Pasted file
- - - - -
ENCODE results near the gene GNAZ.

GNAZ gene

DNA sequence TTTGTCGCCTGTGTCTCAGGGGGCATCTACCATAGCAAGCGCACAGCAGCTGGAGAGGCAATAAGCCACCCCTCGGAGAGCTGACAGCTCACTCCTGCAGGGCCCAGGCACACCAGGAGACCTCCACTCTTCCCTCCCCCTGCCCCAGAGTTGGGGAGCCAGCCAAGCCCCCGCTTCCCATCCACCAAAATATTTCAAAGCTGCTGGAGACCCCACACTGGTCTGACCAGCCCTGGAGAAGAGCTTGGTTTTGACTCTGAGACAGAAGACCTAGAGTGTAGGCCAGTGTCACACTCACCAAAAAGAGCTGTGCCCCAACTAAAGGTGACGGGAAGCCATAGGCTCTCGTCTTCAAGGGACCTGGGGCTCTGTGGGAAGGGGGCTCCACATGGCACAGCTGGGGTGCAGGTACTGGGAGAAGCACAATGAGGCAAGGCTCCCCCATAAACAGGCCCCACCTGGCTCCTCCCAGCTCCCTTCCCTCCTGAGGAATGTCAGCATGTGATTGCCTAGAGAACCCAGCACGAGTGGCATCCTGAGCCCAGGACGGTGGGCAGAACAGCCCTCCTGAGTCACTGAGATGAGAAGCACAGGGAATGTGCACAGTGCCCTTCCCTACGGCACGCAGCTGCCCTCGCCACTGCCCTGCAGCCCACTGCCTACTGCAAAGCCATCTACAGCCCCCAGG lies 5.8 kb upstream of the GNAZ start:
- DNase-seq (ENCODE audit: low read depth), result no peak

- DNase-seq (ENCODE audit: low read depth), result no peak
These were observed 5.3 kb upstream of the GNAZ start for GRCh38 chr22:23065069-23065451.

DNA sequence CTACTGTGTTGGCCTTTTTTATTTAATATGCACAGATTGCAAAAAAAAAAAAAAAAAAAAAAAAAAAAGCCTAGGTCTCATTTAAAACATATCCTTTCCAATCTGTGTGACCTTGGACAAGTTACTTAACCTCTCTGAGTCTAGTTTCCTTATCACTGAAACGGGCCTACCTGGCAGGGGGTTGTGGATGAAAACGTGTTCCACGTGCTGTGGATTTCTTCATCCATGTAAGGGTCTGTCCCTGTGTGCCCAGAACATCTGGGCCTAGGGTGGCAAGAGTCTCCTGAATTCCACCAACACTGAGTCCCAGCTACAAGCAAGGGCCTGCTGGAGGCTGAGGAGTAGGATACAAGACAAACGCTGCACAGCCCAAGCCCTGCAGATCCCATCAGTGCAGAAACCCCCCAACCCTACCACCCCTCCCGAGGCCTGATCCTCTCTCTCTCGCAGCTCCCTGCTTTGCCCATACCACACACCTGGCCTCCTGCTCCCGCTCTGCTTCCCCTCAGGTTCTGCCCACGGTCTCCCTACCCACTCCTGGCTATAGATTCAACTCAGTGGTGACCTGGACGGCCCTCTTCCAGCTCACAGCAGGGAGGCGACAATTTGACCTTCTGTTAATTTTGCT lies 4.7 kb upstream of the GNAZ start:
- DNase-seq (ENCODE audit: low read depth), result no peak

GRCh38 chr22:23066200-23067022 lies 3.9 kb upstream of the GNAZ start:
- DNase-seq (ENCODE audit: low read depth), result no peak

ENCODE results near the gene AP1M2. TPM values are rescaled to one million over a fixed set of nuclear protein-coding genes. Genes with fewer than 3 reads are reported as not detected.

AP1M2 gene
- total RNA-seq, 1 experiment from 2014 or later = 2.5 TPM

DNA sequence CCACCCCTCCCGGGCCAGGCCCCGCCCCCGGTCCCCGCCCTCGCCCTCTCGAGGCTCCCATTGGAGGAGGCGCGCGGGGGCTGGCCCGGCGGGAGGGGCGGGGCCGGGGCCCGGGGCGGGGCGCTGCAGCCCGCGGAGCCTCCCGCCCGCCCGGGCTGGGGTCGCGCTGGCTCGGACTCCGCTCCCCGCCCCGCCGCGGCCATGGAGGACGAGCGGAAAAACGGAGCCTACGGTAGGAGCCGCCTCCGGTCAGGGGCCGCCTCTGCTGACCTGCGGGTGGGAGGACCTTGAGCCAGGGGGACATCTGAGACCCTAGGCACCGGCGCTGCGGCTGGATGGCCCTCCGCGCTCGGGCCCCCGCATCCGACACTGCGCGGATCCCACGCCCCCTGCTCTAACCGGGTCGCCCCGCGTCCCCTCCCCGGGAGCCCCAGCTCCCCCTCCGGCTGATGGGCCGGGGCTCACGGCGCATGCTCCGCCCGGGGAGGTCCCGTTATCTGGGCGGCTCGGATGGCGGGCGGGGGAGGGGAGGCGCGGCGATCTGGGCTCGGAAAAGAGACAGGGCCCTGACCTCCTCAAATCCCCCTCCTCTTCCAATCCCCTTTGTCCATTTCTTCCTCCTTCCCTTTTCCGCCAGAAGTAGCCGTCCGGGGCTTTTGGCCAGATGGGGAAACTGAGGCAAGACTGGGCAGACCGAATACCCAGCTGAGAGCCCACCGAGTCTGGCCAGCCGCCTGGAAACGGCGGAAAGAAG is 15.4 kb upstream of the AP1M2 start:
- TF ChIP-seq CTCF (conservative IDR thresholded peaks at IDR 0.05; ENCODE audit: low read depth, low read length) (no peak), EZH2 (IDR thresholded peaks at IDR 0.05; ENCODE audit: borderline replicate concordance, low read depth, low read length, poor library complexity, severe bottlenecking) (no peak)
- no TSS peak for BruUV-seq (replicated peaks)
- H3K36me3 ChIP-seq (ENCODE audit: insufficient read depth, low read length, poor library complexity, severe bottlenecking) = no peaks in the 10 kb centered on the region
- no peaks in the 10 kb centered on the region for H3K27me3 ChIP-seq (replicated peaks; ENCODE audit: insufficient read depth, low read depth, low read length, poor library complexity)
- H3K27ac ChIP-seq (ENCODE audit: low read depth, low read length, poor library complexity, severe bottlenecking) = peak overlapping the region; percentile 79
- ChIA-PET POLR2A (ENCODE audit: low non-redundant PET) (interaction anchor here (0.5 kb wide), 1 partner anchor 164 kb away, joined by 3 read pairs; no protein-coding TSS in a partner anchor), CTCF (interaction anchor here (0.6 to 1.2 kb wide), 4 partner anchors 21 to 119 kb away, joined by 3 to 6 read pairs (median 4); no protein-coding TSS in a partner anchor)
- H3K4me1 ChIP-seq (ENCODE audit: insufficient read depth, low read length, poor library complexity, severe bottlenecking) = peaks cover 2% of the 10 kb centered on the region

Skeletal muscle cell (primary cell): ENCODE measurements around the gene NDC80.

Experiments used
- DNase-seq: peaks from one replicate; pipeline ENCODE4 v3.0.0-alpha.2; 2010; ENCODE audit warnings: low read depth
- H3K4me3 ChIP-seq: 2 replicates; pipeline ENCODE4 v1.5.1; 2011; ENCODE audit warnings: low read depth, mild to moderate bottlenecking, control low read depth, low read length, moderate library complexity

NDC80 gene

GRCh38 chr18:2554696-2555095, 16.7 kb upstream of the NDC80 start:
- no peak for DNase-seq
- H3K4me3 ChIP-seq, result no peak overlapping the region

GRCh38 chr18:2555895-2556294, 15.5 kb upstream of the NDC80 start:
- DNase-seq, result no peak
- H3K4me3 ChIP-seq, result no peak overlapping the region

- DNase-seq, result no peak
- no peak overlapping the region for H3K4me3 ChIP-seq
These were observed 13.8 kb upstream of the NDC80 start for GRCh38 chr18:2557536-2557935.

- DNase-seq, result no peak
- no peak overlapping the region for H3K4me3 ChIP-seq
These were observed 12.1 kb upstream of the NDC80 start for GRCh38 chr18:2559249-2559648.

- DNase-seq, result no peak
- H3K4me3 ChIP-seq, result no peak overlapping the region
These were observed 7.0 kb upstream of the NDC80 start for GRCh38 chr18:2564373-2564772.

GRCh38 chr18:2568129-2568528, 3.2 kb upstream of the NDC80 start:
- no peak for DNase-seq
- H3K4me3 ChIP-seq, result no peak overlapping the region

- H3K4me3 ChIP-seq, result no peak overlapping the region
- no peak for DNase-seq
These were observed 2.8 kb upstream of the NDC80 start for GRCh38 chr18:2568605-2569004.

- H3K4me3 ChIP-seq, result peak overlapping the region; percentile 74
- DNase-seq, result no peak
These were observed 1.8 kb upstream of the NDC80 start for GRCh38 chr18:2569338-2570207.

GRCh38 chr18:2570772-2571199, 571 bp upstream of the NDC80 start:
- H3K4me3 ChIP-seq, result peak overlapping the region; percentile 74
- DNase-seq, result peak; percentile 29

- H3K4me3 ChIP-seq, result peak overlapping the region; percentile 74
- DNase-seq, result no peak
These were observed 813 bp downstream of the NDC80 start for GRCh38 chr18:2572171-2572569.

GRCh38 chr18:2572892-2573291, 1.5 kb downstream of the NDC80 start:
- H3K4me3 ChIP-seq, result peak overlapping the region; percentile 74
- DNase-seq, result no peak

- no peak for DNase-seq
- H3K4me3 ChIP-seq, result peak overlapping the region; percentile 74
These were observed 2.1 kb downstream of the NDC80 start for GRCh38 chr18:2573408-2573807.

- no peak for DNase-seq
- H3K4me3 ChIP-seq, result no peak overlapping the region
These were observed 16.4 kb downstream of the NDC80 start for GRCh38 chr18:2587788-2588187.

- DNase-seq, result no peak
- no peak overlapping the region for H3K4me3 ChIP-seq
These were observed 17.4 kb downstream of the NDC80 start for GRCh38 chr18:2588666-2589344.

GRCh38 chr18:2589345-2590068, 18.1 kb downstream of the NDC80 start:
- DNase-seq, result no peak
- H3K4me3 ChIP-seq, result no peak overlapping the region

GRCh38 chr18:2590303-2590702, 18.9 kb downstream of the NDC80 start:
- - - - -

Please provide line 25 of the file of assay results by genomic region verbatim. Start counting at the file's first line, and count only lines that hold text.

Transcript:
- H3K4me3 ChIP-seq: 2 replicates; pipeline ENCODE4 v1.5.1; 2011; ENCODE audit warnings: low read depth, mild to moderate bottlenecking, control low read depth, low read length, moderate library complexity